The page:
Wallabies vs France LIVE: STREAM Rugby 17th July 2021 Free

by fdgvdhthrtghtdsf
Published: July 17, 2021 (2 weeks ago)
Location
Australia
Wallabies vs France Rugby 17th July 2021
Wallabies face biggest test as France show a different way to play


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The Wallabies v France series is turning out to be a great one. You can bet that the bigwigs at Nine/Stan, owners of this masthead, didn’t shed too many tears when France won in Melbourne on Tuesday, as it gave them something that broadcast executives dream about: a season finale with an unpredictable ending.

Dave Rennie and the Wallabies coaches will be enjoying it a lot less, because they are undoubtedly the team under pressure before the decider in Brisbane on Saturday. The Wallabies side shows it. Bringing in hooker Jordan Uelese to replace Lachlan Lonergan in the 23-man squad indicates that this series has not gone the way it was supposed to. In fact, the Wallabies team looks like one you would pick on the basis you were already leading 2-0 in the series. The condensed nature of the series means the Wallabies had little choice, but these are not the preferred players identified at the start of the series.

The fundamental problem is that France may have actually been un petit peu stronger than anyone expected, deep down. Granted, there were warnings from the Wallabies about the depth in French rugby, and accurate predictions from Rennie about their tactical approach, but the first two Tests have still been an eye-opener in the southern hemisphere.

That’s for two reasons: first, the French willingness and capacity to play for long periods without the ball should make us re-examine what we think ‘being under pressure’ actually looks like. It certainly doesn’t mean not having possession, nor even making more tackles – not according to what we have seen in the first two Tests.

Second, France unleashed some phases of play in Melbourne that were so beautifully old school that it made what we have been watching for the past couple of isolation years in Australia and New Zealand look … well, all a bit overcoached and robotic.

I’m referring specifically to the French pick-and-drives at the start of the second half that brought so much joy to this observer that I’m going to spend a bit of time celebrating them.

The Wallabies v France series is turning out to be a great one. You can bet that the bigwigs at Nine/Stan, owners of this masthead, didn’t shed too many tears when France won in Melbourne on Tuesday, as it gave them something that broadcast executives dream about: a season finale with an unpredictable ending.

Dave Rennie and the Wallabies coaches will be enjoying it a lot less, because they are undoubtedly the team under pressure before the decider in Brisbane on Saturday. The Wallabies side shows it. Bringing in hooker Jordan Uelese to replace Lachlan Lonergan in the 23-man squad indicates that this series has not gone the way it was supposed to. In fact, the Wallabies team looks like one you would pick on the basis you were already leading 2-0 in the series. The condensed nature of the series means the Wallabies had little choice, but these are not the preferred players identified at the start of the series.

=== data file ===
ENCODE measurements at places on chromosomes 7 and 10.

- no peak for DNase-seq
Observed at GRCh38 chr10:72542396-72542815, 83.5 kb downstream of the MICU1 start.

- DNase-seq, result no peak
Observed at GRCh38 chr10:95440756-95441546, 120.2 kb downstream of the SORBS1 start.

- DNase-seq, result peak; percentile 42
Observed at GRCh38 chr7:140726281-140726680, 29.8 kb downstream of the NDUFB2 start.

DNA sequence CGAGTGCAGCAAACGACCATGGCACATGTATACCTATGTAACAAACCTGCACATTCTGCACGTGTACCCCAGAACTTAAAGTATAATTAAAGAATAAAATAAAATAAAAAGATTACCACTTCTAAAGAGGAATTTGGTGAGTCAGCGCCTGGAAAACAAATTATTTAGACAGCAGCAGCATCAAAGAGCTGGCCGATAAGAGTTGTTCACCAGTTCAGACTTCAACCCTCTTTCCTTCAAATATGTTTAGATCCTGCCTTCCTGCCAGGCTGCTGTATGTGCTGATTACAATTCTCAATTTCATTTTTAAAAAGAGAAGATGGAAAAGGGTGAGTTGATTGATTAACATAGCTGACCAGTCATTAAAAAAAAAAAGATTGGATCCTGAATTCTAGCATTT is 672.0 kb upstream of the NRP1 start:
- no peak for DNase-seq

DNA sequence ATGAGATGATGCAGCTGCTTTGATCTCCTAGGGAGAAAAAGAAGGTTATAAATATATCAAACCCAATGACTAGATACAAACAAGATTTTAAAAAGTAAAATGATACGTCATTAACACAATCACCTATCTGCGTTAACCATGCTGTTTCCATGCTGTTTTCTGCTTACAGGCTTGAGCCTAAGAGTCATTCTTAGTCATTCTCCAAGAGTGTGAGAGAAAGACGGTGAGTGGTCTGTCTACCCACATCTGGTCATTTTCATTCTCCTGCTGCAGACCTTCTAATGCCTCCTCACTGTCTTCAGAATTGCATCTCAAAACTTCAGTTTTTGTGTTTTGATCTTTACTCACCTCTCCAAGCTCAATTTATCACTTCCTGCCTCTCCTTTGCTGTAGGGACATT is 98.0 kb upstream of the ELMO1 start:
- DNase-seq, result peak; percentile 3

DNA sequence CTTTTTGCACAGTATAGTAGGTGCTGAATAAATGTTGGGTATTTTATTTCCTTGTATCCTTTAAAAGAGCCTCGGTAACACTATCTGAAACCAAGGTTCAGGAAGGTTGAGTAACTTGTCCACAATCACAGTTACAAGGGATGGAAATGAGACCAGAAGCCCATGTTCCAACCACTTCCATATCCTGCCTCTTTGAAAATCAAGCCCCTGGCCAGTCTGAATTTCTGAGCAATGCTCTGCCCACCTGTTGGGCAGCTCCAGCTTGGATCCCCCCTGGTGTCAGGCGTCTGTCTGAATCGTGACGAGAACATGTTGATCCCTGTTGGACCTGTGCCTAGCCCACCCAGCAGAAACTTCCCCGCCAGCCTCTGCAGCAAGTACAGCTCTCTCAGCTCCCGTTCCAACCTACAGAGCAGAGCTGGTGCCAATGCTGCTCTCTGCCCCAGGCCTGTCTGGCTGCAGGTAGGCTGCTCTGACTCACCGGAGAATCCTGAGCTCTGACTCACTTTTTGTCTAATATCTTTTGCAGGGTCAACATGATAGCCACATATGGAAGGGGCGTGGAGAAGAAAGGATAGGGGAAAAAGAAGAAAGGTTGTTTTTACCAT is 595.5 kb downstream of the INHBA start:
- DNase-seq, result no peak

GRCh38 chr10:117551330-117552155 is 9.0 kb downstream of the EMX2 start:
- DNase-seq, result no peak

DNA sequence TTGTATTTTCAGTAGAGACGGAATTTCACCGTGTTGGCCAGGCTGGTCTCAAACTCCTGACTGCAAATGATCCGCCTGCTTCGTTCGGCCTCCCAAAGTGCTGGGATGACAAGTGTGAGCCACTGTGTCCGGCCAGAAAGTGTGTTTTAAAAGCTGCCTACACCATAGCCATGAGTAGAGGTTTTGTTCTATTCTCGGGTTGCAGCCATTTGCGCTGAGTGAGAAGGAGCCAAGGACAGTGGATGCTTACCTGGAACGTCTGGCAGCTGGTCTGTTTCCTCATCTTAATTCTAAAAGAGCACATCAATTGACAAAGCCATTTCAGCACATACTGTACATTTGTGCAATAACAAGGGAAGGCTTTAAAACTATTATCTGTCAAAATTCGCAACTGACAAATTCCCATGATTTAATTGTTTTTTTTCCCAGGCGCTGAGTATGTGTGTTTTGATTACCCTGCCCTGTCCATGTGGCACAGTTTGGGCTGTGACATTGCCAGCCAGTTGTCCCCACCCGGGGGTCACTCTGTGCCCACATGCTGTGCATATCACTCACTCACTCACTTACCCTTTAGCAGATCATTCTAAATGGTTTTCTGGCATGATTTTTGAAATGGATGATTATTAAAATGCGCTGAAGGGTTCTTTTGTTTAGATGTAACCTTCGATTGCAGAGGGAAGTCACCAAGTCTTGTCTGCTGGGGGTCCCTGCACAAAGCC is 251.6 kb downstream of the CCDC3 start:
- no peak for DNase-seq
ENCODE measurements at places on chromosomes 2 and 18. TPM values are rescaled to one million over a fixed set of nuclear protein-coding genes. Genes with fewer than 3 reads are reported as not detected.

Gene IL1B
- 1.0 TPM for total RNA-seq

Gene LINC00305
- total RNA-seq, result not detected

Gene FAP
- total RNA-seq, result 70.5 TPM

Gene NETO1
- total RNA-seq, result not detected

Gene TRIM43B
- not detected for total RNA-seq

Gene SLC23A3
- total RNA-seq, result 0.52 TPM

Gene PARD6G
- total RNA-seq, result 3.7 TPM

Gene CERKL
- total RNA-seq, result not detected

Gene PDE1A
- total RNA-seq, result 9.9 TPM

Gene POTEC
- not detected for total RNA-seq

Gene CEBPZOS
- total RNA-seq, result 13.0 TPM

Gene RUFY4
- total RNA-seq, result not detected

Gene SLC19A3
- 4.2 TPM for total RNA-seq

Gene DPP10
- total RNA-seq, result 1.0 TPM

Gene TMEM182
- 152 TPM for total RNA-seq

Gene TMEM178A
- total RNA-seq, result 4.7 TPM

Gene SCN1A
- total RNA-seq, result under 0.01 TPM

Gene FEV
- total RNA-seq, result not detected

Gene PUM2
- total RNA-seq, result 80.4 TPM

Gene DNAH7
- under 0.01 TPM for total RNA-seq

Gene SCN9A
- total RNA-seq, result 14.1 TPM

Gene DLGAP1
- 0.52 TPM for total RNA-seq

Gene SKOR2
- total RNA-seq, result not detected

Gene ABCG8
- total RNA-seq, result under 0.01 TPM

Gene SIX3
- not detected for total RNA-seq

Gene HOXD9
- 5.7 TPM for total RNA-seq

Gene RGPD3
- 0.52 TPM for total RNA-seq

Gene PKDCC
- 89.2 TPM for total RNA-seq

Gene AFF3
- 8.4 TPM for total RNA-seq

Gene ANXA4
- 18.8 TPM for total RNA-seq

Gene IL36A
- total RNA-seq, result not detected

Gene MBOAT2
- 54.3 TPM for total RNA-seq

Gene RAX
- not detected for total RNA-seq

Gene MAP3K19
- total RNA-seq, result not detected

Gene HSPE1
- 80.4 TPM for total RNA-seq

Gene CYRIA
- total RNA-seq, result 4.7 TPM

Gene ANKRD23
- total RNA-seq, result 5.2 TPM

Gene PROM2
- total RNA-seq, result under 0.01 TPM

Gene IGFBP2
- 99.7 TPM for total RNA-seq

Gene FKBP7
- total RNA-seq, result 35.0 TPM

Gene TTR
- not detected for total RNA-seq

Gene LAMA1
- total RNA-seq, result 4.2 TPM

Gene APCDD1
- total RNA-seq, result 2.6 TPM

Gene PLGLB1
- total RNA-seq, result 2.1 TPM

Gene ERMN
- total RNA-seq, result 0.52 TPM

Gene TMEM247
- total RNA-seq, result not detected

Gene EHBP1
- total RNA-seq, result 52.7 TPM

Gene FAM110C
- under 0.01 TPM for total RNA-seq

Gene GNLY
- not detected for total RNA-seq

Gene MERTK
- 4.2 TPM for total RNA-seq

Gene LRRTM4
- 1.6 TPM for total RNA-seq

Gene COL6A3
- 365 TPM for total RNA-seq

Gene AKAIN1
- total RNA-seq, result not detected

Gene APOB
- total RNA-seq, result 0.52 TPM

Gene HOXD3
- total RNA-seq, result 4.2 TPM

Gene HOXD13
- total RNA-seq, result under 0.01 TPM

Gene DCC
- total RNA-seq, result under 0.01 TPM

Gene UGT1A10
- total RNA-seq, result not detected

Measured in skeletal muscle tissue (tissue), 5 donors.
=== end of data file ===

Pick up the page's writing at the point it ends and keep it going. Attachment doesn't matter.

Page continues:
The fundamental problem is that France may have actually been un petit peu stronger than anyone expected, deep down. Granted, there were warnings from the Wallabies about the depth in French rugby, and accurate predictions from Rennie about their tactical approach, but the first two Tests have still been an eye-opener in the southern hemisphere.

That’s for two reasons: first, the French willingness and capacity to play for long periods without the ball should make us re-examine what we think ‘being under pressure’ actually looks like. It certainly doesn’t mean not having possession, nor even making more tackles – not according to what we have seen in the first two Tests.

Second, France unleashed some phases of play in Melbourne that were so beautifully old school that it made what we have been watching for the past couple of isolation years in Australia and New Zealand look … well, all a bit overcoached and robotic.

I’m referring specifically to the French pick-and-drives at the start of the second half that brought so much joy to this observer that I’m going to spend a bit of time celebrating them.

n fact, as France progressed up the field, the wider camera revealed that they had 10 players within one short pass of the ball, with an actual back line arranged outside them without any forward getting in the way. The 10 players were No.9 Baptiste Couilloud, No. 13 Arthur Vincent, and their entire forward pack.

You just don’t see that any more, and the progression of the ball carriers – from No.8, to No.9, to No.2, to No.5, to No.8, to No.4, to No.13, to No.8, to No.9, to No.2, to No.1 – showed how well orchestrated it was.